Some people may ask: “What’s wrong with girls playing with pink and boys playing with blue things?”

Here’s what I think. By gender stereotyping, you’re narrowing your child’s mind to accept anything that society says is meant for him/her. That’s not to say you shouldn’t dress your child in pink. Hell, if I had a daughter today, she’d be covered in pink, white and all things pretty. But I wouldn’t limit her exploration of toys or ideas about what she could do in the world. Want to jump in muddy puddles in your baby pink skirt? Go for it!

When I lived in Hong Kong, S absolutely loved prams (and micro scooters). If he saw them at the playground he’d go and start pushing it around. One Sunday I went to a carnival with some friends and they were giving away free pink toy prams. So we took one home and for the week after, every time S was going down to the playground, I’d send his pram with him. One day my helper came back and told me the other helpers laugh because he’s a boy and he’s pushing a pink pram around. This is the kind of thinking that gets to me. Today, S has naturally gravitated towards more “boy like” toys. He loves cars and trains and most of his toys are blue, yellow, orange or red.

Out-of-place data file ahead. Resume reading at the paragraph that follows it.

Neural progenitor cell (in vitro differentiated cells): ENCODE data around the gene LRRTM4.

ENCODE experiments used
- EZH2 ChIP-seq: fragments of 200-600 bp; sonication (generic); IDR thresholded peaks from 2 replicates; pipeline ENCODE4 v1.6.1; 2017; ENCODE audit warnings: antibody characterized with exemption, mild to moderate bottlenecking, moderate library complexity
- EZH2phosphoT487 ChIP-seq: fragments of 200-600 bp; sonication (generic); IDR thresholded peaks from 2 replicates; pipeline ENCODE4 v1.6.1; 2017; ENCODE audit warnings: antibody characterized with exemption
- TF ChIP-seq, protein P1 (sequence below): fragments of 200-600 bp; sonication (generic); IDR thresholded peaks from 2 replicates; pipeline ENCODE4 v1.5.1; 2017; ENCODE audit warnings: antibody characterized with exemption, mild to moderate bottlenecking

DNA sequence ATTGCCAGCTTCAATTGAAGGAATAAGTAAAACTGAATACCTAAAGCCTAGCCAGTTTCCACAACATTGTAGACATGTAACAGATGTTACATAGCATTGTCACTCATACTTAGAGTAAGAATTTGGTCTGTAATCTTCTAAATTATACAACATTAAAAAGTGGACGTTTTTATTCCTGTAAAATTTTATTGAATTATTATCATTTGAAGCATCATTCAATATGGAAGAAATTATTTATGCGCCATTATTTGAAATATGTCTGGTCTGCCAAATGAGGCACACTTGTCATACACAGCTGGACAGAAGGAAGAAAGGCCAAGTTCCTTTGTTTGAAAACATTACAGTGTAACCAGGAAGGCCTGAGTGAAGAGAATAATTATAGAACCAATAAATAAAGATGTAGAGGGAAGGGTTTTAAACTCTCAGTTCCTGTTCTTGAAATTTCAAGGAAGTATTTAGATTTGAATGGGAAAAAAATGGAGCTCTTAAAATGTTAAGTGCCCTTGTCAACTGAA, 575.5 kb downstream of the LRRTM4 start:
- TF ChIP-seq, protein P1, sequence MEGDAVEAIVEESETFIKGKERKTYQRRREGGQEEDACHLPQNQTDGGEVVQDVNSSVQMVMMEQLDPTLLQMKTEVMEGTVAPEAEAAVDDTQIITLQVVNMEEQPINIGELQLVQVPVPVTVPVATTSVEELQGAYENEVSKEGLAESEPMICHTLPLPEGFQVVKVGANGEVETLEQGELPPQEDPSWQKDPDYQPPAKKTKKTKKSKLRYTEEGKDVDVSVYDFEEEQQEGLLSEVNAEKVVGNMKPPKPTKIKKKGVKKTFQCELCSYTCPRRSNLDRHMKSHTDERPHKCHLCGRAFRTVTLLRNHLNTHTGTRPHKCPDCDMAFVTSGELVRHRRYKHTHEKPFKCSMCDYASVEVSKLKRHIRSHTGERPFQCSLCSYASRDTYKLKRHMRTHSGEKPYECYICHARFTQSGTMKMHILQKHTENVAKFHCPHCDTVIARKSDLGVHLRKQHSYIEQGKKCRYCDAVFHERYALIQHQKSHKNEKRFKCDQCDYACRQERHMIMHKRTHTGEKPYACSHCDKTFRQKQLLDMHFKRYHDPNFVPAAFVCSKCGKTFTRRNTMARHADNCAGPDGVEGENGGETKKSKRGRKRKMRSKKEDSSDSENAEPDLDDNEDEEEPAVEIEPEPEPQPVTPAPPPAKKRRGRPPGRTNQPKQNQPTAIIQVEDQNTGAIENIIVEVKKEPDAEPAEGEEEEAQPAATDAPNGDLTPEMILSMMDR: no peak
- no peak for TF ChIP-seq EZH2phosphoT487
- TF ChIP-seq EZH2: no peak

I do worry though that boys who are told they can’t push prams or wear pink will be the men who believe a woman’s place is in the home. In other words, male chauvanists.

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The other thing about gender stereotyping is it creates self limiting beliefs in children. If a girl is made to believe that she’s only meant to be soft, delicate, quiet, etc., how will she go out there and in the words of Beyoncé, “run the world”?